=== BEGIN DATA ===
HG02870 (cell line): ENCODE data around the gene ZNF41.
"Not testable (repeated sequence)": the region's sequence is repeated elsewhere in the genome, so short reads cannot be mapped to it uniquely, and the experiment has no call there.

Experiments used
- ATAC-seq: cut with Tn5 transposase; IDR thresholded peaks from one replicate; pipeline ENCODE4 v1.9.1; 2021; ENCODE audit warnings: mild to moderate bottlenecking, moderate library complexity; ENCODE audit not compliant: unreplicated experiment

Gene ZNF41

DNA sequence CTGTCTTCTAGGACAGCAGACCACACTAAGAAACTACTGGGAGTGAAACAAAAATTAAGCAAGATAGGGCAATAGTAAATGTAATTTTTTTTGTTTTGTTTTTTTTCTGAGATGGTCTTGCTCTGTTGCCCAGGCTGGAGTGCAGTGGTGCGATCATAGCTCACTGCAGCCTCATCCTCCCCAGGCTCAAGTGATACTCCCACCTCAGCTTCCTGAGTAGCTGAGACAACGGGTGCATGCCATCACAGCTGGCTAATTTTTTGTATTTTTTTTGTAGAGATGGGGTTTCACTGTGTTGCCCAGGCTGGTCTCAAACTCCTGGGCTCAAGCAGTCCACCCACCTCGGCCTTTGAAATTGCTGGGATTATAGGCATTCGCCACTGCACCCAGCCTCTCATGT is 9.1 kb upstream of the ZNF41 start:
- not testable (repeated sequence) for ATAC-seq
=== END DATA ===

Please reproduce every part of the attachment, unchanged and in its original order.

HG02870 (cell line): ENCODE data around the gene ZNF41.
"Not testable (repeated sequence)": the region's sequence is repeated elsewhere in the genome, so short reads cannot be mapped to it uniquely, and the experiment has no call there.

Experiments used
- ATAC-seq: cut with Tn5 transposase; IDR thresholded peaks from one replicate; pipeline ENCODE4 v1.9.1; 2021; ENCODE audit warnings: mild to moderate bottlenecking, moderate library complexity; ENCODE audit not compliant: unreplicated experiment

Gene ZNF41

DNA sequence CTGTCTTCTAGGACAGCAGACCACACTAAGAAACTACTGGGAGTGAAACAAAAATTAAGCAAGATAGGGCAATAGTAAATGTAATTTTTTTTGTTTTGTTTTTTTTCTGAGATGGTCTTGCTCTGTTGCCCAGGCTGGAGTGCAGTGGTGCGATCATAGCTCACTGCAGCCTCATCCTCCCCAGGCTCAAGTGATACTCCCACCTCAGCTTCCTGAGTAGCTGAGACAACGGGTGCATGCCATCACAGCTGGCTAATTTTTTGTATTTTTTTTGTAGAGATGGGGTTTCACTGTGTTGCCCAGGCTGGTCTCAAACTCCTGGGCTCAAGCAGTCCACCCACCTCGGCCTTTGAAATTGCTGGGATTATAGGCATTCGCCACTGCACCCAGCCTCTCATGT is 9.1 kb upstream of the ZNF41 start:
- not testable (repeated sequence) for ATAC-seq